Federal funds support Punky Lake Wilderness Camp

The Punky Lake Wilderness Camp will soon hold its first camp since receiving some new funding from the federal government late last year.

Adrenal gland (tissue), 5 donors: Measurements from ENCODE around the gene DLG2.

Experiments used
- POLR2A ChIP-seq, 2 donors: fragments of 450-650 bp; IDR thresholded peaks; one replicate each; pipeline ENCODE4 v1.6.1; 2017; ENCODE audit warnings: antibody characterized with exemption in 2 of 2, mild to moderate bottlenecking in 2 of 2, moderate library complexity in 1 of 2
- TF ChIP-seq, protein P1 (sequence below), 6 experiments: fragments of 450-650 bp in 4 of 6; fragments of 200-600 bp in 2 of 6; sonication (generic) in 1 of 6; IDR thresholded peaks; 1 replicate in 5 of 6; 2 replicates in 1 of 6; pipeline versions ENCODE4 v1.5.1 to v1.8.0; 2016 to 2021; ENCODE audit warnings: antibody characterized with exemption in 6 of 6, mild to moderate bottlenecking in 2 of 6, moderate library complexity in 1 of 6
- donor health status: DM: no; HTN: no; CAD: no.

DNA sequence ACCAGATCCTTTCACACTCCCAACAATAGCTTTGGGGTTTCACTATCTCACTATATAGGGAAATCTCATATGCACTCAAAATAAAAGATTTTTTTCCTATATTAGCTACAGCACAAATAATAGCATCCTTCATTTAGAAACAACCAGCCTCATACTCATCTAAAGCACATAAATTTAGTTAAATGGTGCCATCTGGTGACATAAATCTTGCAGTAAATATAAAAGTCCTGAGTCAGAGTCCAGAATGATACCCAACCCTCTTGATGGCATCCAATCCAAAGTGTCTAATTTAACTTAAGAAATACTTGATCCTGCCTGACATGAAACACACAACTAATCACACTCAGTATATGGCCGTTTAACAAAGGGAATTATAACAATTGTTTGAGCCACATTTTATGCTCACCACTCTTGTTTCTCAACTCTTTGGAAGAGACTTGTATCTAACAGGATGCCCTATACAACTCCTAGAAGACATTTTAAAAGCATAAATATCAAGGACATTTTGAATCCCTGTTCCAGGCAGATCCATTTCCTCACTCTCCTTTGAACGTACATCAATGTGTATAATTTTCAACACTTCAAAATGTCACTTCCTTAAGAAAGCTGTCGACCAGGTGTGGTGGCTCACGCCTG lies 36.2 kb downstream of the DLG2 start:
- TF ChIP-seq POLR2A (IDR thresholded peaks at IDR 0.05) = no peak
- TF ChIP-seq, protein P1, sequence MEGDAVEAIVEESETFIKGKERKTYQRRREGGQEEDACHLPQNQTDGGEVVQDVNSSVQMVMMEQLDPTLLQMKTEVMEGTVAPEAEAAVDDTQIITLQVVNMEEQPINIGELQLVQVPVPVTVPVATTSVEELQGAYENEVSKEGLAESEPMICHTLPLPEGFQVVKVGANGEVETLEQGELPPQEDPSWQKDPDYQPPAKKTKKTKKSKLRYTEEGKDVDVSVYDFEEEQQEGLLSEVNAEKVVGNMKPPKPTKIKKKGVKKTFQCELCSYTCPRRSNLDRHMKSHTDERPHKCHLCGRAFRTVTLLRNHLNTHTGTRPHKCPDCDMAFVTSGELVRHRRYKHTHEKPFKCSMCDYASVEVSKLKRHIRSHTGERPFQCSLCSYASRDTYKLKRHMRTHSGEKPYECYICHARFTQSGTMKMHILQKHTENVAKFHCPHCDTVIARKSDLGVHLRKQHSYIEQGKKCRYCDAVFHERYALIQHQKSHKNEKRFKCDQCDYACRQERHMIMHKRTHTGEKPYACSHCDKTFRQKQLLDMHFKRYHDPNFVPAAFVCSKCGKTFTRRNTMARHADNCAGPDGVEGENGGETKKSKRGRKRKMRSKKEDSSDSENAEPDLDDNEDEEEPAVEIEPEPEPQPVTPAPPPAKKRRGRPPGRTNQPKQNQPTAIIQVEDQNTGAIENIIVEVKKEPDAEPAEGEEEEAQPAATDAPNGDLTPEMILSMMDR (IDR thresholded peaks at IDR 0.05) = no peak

The Punky Lake Wilderness Camp will soon hold its first camp since receiving some new funding from the federal government late last year. The money will be used to run the wilderness facility that aims to prevent First Nations youth from falling into trouble with the law.Richard Roddy, a founder of the Recovery Foundation of the Northwest in Melville, Sask., has been in Williams Lake this week helping Punky Lake staff prepare to welcome the youth. “We need to start honouring people and help them to deal with the issues they are faced with in the world today,” Roddy says.“Our job as teachers, elders and leaders is to help them realize their true worth and their true potential.”  Ervin Charleyboy, founder of the Punky Lake Wilderness Camp Society, says the camp is on track and has strong support from community organizations and First Nations elders. “Everybody is onside with it,” he says.  “The focus is on youth now. Not the ones who are in trouble with the law but doing preventative stuff with kids on reserve so they don’t get into trouble.” Charleyboy says the camp program will include trail riding, horsemanship, and cultural camps focussing on basic wilderness survival skills, hunting, fishing, as well as opportunities to learn environmental conservation. “They will learn how to live off the land and how to look after the wild animals,” he says.“This gives them (the youth) something to look forward to and help with their goals and what they want to do when they grow up.” Parents will also be welcome at the camp. Seven First Nations communities are involved in the camp including Alexandria, Toosey, Anaham, Stone, Alexis Creek, Nemiah Valley, and Nimpo Lake. Camps will run throughout the spring and summer.